VSCO has grown to be a popular photo sharing app over the past four years because of editing features and filters not found on its chief rival Instagram. But now, it appears to have alienated its core fanbase over a botched update.
Last week, the app rolled out a new look, boasting a “simpler redesigned navigation and improved functionality,” according to its own press release. However, a vocal minority of its 30 million-strong user base thinks the new look is the exact opposite of that. The new layout, they say, is confusing and vague, in negative reviews on the app’s page and in vicious tweets.
On iTunes, VSCO’s rating dropped from three-and-a-half stars (out of four) to a dismal one-and-a-half stars. “Bloated, pretentious interface hides truly compelling image editing tools,” one person lamented, adding that the new user interface is “counterintuitive” because it’s “full of confusing swipes.”
Another person blasted VSCO’s increased emphasis on its branding, particularly the app’s logo. “The logo used for swiping and bringing up the camera its a good idea, however it does not fit, it’s also very distracting when scrolling,” another person said.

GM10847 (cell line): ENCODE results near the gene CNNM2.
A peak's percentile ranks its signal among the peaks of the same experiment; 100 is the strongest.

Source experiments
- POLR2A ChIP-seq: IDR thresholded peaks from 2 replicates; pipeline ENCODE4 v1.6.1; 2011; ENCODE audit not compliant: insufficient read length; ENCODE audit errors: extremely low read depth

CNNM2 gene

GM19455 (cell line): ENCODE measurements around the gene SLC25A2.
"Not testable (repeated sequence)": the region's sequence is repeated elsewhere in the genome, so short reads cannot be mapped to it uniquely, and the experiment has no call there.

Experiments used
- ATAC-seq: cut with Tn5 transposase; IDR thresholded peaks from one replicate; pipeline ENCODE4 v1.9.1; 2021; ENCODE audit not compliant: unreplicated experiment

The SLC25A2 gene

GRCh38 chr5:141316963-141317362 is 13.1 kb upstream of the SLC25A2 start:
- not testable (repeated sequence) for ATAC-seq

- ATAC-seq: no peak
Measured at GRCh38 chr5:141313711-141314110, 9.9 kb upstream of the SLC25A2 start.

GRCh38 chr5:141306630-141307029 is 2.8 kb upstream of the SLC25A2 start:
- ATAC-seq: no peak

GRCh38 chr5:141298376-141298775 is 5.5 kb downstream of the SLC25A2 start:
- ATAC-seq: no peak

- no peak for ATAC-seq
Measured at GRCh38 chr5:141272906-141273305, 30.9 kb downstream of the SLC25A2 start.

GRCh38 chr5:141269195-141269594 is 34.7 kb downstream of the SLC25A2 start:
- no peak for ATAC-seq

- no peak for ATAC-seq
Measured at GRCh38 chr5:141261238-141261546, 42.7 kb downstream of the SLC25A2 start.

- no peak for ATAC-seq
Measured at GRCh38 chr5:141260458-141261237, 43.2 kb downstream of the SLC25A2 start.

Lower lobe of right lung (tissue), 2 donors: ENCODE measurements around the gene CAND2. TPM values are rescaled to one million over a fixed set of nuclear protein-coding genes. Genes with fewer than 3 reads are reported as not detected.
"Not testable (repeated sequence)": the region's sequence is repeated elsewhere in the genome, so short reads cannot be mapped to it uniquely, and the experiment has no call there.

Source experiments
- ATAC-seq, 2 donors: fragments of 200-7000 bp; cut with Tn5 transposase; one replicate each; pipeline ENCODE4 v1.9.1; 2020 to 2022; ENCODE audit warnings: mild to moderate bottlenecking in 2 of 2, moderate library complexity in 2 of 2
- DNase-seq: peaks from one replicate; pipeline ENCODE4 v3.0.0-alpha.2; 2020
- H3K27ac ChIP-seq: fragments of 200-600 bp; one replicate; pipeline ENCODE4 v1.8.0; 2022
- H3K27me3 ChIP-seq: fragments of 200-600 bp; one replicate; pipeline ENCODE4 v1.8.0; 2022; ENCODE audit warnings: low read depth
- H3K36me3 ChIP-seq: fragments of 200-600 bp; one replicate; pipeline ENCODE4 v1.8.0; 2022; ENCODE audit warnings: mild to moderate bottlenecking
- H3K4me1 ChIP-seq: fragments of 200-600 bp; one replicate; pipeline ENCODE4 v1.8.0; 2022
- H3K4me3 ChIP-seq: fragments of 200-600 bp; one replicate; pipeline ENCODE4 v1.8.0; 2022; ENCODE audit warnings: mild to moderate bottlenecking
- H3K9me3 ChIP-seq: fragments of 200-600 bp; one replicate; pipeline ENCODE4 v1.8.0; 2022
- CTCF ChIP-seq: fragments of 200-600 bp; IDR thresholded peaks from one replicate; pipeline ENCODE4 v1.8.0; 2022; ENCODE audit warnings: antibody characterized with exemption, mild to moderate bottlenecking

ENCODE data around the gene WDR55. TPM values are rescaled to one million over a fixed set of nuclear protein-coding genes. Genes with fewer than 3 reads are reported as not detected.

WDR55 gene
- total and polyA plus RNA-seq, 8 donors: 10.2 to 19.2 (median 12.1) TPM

Perhaps the criticism was harsher on Twitter, as seen below, particularly alienating its emoji-happy younger audience:
The @vsco update is a great example of when a brand ignores it’s users & makes selfish changes. Useless app now.
— Lily Pebbles (@lilypebbles) June 13, 2016
why is the new vsco so disappointing, this doesn’t even look right wth pic.twitter.com/XEo1IubWzM
— vida (@reinavidaaa) June 13, 2016
ok but why is no one talking about how horrible this vsco update is
— Joanna Simon (@joannasiimon) June 13, 2016
I’m sorry what is this vsco update?
— Maddi Bragg (@MaddiBragg) June 10, 2016
VSCO is standing by the redesign, according to a company spokesperson: “This the first of many features that we have planned to fully realize our vision for VSCO as being a community for expression and we’re excited to keep testing new things. We’re really in this to lead and improve the industry as a whole and in doing so we face certain risks, but are confident that we’re making the right decisions for our community.”